Are Hackers Eyeing Medical Devices?

As experts warn of future attacks, hospitals and manufacturers must search for solutions

A couple of years ago, Dr. David Klonoff (Medical Director at the Diabetes Research Institute of Mills-Peninsula Health Services) achieved the unthinkable. He convinced a group of doctors to care about cybersecurity.

Alarmed by stories of how insulin pumps can be hacked, Klonoff and his peers drafted the “DTS Cybersecurity Standard for Connected Diabetes Devices.” It was a bold first step towards medical-device security standards through his nonprofit Diabetes Technological Society. The goal, he said, was “not only protect patients from hacking threats but also to provide consumers and regulators with the confidence needed to leverage the vast potential of the Internet of Medical Things in improving quality of life.”

Klonoff figured they had to start somewhere.

The Anthem hack (which compromised data for 78.8 million customers) woke the industry up to the black-market value of medical records—and the lengths to which thieves will try to obtain them. A 2016 recap by the Identity Theft Resource Center revealed that healthcare suffered the most compromised records of any industry, for the second year in a row.

Now that we’re sufficiently freaked out by record theft, it’s time to heed Klonoff’s concerns and remind ourselves that medical devices are also apparently up for grabs. This past October, Johnson & Johnson notified 114,000 patients that their insulin pumps were vulnerable to hacks.

In a CNBC report that followed, Kevin Fu, Director of the Archimedes Center for Medical Device Security at the University of Michigan, stated: “Pretty much every device that has a computer in it is breakable.” Then he ominously added, “The dirty little secret is that most manufacturers did not anticipate the cybersecurity risks when they were designing them a decade ago, so this is just scratching the surface really.”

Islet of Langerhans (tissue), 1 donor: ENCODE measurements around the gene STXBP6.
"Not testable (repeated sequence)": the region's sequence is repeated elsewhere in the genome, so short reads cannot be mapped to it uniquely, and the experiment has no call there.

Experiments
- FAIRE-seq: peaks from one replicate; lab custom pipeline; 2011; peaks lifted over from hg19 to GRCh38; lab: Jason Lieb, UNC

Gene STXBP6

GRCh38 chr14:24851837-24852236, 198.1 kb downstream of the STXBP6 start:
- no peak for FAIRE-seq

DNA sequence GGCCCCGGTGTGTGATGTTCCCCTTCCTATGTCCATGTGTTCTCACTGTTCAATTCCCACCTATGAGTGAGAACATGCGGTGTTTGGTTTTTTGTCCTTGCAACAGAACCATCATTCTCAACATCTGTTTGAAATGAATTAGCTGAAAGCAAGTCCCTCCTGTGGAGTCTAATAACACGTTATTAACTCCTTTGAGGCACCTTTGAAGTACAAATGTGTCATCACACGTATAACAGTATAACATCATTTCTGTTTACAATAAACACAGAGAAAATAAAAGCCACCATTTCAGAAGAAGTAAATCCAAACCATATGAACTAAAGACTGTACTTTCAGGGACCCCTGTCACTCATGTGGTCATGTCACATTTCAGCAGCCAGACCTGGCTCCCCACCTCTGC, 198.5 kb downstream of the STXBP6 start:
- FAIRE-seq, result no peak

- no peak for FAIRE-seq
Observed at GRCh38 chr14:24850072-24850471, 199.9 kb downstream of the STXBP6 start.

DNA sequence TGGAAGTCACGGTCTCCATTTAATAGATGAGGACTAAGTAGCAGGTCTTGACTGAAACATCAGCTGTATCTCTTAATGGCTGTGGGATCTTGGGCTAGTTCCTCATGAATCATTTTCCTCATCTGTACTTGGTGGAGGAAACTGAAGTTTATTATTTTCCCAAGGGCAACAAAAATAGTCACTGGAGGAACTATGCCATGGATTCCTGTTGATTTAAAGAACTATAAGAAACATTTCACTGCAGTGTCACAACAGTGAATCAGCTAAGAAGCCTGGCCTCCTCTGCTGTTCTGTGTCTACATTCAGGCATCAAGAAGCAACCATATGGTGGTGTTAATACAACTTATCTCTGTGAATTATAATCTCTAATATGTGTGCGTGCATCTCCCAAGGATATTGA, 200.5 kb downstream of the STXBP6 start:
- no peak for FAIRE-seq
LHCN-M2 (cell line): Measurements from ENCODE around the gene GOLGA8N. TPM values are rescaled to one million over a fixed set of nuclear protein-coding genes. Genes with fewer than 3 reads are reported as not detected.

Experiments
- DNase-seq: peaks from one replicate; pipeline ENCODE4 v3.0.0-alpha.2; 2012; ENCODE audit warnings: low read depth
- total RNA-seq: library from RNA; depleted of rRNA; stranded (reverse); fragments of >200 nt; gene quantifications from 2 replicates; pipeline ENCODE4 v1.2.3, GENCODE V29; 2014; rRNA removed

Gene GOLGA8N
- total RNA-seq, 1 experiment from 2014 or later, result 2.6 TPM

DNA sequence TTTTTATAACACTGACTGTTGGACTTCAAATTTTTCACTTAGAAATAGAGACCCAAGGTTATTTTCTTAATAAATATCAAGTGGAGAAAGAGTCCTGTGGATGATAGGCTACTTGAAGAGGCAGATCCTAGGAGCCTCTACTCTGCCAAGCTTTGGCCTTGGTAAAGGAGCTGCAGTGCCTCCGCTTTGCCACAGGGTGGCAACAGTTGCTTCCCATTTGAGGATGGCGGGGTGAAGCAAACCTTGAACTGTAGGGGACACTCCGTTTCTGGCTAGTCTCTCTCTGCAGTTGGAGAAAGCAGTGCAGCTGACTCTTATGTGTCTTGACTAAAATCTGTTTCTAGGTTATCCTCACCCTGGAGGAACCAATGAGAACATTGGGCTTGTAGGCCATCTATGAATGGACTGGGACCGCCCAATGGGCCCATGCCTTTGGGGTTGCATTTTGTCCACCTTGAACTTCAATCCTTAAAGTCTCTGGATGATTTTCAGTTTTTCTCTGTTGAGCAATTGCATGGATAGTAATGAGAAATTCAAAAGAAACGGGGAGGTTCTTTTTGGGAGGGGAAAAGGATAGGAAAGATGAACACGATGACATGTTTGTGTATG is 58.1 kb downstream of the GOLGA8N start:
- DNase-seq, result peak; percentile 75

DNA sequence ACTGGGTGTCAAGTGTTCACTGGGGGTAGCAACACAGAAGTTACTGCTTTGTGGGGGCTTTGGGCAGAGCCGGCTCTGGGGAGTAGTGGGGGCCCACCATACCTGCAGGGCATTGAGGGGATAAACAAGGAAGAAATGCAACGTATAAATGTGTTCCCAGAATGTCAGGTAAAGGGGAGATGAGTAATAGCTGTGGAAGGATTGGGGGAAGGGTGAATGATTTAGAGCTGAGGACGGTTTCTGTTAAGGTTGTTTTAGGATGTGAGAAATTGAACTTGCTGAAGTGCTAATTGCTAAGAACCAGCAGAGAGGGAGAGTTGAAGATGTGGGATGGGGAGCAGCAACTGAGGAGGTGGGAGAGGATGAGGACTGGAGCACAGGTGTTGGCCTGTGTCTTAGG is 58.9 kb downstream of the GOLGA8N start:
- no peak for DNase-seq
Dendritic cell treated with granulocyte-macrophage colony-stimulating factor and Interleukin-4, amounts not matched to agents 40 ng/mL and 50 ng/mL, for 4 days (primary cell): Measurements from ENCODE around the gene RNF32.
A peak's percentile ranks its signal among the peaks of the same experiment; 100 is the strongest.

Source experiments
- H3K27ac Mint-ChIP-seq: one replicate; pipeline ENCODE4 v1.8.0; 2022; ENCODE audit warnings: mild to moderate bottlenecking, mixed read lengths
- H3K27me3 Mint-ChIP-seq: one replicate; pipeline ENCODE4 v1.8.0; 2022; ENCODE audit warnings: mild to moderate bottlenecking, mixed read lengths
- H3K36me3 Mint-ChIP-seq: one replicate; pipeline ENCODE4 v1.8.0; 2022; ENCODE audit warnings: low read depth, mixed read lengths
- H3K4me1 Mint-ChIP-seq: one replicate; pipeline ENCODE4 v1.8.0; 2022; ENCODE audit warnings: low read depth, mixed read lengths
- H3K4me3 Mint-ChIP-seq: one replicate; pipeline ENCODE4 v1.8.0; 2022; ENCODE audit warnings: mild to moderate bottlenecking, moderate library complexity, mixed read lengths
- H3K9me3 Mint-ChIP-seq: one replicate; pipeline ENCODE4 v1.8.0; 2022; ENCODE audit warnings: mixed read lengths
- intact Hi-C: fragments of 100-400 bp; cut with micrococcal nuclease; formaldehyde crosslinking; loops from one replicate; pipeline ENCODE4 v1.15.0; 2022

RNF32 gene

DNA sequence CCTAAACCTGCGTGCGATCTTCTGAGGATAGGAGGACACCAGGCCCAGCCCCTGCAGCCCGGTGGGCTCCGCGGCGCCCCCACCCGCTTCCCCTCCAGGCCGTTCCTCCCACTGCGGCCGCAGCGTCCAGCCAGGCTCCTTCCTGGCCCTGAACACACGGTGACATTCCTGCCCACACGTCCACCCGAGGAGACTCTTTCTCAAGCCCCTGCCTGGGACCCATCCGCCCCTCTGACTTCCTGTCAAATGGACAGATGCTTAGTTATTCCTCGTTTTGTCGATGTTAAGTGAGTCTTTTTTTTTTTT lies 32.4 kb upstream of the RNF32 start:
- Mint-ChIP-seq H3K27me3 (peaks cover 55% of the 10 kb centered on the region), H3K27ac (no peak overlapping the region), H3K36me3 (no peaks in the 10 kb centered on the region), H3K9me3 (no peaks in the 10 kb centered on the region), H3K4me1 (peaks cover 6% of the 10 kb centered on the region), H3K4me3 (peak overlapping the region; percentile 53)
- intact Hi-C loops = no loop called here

Consider all the outdated devices in a hospital—and we’ve got an IoT medical system that’s alarmingly vulnerable to attacks. Meanwhile, that same CNBC story quotes a Symantec study which found that less than 6% of healthcare IT budgets go to security.

Thus far, the FDA has proposed recommendations in lieu of regulations. Their suggestions state that “manufacturers…should take steps to ensure appropriate safeguards” and “hospitals…should evaluate their network security.”

Realistically, any future guidelines will need to dig into the latter. “Smart” medical devices with wireless connections, such as some pacemakers and drug pumps, must also be protected on the network end by analytics that will quickly detect anomalous activity. This is critical, of course, because lives are on the line.

A recent feature in Wired magazine underscores the urgency to become proactive. Among their reported findings:

  • A study of new cardiac defibrillators exposed security flaws in 10 ICDs currently on the market
  • Another investigation showed that 36K+ healthcare-related devices in the U.S. are found on Shodan, which is a “search engine for connected devices”
  • A survey found that more than 3% of exposed devices still used Windows XP, which doesn’t offer security updates anymore

One current type of attack, called MedJack, involves malware being planted into medical devices, so it can “fan out across a network” to steal personal information and manipulate prescriptions. There is also a spate of ransomware attacks, including the 2016 attack on Hollywood Presbyterian Hospital, in which hackers disrupted ER systems by encrypting files. (The hospital paid $17K, simply to save lives.)

To stop these uniquely stealthy attacks, medical and healthcare organizations require fast and accurate detection—not to mention a vivid picture of the attack path to prevent further breaches. The right investment protects their reputations from both liability and malpractice claims, and it will protect lives. Cybersecurity is no longer an option; it’s a decision.